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5 Books That Will Teach You More About Writing Than an English Degree

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5 Books That Will Teach You More About Writing Than an English Degree

Writing is hard.


But it is also freeing. Laying down what’s in your mind is cathartic. Creating magic out of words is rewarding.


To write well, you need to learn it. You must understand the tips and tricks that will make you proud of what you put to paper (or computer).


Here are five books that will motivate you to pursue writing. They will also help you discover your literary talents.


Let’s go!



5 Books That Will Teach You More About Writing Than an English Degree

How writing helped a writer heal…


This book tells us the story of Stephen King’s life as well as his advice for aspiring writers.


The author starts from his childhood. He grew up with his mother and brother. His father was not in the picture.


“Description begins in the writer’s imagination, but should finish in the reader’s.”

King describes his interest in writing and storytelling. As a child, he used to copy panels from comic books and write his own stories.


As a teen, he wrote numerous short stories for various magazines.


“Books are a uniquely portable magic.”

The author describes his family life. His wife is Taitha, and together they have 3 kids.


This book is not about the writer’s life story only. It provides a wealth of material on how to write better.


“If you want to be a writer, you must do two things above all others: read a lot and write a lot. There’s no way around these two things that I’m aware of, no shortcut.”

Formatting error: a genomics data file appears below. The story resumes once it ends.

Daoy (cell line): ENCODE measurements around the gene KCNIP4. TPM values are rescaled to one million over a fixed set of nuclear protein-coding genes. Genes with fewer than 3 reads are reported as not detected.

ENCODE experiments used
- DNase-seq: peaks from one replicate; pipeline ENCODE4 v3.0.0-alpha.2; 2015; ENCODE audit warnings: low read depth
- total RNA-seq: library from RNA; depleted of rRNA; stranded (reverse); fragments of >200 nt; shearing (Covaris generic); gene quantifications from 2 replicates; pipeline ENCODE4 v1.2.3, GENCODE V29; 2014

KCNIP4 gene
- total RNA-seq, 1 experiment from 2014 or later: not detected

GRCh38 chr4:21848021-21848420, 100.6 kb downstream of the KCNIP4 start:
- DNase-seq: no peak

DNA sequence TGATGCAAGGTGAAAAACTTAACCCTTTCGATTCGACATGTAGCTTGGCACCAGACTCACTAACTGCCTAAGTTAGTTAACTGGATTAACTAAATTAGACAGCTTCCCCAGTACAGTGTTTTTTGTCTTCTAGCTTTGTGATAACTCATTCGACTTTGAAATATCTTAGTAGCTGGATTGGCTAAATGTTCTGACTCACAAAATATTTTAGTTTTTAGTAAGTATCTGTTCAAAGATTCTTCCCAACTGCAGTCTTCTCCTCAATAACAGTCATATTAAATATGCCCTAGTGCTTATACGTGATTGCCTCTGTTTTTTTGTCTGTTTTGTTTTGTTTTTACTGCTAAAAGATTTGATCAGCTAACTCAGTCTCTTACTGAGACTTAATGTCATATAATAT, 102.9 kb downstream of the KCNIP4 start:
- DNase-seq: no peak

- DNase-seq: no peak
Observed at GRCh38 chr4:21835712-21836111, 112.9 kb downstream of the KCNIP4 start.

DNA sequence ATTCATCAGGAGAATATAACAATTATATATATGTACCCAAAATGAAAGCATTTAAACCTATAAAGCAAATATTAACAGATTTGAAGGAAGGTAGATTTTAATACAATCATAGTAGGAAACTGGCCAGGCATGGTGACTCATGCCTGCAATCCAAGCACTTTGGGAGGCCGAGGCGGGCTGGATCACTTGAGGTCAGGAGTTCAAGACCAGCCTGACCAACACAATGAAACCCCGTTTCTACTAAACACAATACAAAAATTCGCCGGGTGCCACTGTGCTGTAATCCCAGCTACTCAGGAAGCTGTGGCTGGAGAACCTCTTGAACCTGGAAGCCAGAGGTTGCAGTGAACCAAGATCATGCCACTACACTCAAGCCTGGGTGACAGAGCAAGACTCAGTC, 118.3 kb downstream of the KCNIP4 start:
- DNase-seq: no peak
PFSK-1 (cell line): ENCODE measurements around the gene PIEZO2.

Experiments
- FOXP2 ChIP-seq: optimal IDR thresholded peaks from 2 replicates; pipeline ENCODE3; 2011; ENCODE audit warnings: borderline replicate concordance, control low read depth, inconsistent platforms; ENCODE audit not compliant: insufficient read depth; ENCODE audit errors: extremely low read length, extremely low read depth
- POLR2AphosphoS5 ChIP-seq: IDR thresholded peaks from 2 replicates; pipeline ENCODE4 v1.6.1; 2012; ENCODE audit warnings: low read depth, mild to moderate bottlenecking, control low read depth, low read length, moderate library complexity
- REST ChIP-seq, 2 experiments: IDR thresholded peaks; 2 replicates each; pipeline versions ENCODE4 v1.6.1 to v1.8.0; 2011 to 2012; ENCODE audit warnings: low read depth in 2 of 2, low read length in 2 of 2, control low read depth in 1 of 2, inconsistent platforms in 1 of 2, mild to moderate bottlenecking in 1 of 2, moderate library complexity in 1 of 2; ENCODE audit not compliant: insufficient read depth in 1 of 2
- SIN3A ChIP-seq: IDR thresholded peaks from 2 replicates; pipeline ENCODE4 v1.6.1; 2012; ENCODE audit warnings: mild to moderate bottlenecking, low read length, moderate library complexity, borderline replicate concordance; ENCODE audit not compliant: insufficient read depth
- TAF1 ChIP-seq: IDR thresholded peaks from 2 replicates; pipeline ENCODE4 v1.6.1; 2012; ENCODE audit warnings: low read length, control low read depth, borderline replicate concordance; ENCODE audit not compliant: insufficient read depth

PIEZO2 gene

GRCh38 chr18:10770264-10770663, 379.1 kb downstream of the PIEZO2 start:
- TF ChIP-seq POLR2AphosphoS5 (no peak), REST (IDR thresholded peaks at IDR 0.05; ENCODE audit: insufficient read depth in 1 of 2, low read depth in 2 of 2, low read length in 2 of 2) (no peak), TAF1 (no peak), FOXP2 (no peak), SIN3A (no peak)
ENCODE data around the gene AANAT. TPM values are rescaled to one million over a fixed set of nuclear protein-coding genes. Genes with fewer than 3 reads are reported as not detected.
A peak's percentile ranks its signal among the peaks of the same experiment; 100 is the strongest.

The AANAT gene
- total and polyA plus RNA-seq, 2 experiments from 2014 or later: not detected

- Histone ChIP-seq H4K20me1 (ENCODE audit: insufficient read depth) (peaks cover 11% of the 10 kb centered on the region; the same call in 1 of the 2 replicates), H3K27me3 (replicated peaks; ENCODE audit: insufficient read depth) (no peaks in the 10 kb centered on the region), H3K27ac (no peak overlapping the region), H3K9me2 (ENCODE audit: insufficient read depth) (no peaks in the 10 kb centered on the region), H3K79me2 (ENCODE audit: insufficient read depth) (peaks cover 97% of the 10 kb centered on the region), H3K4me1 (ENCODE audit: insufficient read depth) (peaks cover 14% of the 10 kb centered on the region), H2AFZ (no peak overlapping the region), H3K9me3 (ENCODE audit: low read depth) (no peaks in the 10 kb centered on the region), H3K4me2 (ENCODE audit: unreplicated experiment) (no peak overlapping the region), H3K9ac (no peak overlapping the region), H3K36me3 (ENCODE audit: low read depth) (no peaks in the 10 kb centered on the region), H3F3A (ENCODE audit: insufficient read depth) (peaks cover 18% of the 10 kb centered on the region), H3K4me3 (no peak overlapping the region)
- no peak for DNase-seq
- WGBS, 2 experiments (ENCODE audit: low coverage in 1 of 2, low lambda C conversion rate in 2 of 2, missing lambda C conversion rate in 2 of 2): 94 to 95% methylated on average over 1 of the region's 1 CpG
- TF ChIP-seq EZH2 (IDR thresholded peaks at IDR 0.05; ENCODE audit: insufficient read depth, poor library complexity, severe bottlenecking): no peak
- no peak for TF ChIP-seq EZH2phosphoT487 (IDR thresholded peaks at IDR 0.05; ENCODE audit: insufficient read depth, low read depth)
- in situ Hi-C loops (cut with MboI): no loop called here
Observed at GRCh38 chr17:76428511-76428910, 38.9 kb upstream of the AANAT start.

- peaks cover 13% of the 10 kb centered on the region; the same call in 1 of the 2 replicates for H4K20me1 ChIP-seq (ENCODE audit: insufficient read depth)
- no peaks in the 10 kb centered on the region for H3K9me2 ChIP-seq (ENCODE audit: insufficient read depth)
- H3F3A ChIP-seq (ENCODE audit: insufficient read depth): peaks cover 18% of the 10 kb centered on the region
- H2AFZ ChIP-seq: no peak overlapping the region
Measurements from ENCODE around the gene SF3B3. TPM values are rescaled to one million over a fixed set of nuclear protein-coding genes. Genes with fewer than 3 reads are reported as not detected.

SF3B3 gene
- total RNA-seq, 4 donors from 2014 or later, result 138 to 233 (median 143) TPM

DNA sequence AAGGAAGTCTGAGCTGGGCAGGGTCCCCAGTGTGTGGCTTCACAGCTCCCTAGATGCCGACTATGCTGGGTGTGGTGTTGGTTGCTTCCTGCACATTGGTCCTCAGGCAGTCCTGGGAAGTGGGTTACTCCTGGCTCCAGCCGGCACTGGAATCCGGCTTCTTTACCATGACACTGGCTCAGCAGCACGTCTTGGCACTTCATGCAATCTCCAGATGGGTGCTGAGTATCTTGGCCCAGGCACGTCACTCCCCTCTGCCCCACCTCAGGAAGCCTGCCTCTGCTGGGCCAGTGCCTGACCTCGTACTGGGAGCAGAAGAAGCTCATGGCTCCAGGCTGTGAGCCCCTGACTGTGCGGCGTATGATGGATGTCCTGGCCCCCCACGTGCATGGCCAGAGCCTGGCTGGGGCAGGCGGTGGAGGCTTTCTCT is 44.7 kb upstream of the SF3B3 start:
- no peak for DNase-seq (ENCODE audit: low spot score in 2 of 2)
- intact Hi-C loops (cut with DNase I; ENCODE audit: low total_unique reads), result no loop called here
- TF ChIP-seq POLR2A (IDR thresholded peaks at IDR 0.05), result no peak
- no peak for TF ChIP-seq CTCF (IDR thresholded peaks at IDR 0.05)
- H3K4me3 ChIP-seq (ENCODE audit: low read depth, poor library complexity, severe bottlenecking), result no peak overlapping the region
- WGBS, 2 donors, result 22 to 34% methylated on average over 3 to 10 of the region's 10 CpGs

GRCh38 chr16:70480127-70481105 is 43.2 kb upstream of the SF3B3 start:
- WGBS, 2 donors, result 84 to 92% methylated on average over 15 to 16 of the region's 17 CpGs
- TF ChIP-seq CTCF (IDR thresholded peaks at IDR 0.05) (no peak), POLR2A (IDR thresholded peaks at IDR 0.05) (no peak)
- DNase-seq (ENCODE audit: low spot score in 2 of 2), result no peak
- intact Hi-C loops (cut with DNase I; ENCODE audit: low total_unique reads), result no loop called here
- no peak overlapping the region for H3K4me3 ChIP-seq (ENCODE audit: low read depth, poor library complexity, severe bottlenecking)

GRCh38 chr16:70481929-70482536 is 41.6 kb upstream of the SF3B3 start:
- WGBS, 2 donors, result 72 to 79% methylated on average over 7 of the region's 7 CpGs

It discusses writing basics, like story, plot, theme, backstory, etc. The author also talks about the role of writing in his recovery after his accident.


This book is a beautiful exploration of what writing is, and what it can be.




5 Books That Will Teach You More About Writing Than an English Degree

All about writing in the digital age.


Nicholas Cole shares all he can about becoming a successful writer online.


The author himself rose to prominence after being a regular on Quora. He suggests writing on a platform to others as well. That is, instead of launching a blog or website.


“The Curiosity Gap is what tells the reader what this piece of writing is about, who it’s for, and what it’s promising — all without revealing the answer.”

Cole tells us about the five phases of a social platform. After the life cycle is completed, it is time to find a new one, he says.


“You are not the main character in your story. The reader is.”

In starting to write on a new platform, the author’s advice is to write consistently for 6 months. After that, you can decide its effectiveness.


“The Golden Intersection of great writing is: Answering The Reader’s Question x Telling Them An Entertaining Story”

If writing on the internet is something that you want to pursue, this book should be your first read.




5 Books That Will Teach You More About Writing Than an English Degree

A timeless guide for writers from 1976.


Have you ever heard of the phrase, ‘less is more’?


The author convinces us that great writing is clear, concise, and simple.


“Clear thinking becomes clear writing; one can’t exist without the other.”

Zinsser encourages us to think clearly and to get rid of all the clutter in our writing. He has a clear disdain for unnecessary words.


“Clutter is the disease of American writing.”

Not only that, Zinsser explains that words like “a bit”, “a little”, “sort of”, and “kind of” dilute one’s writing.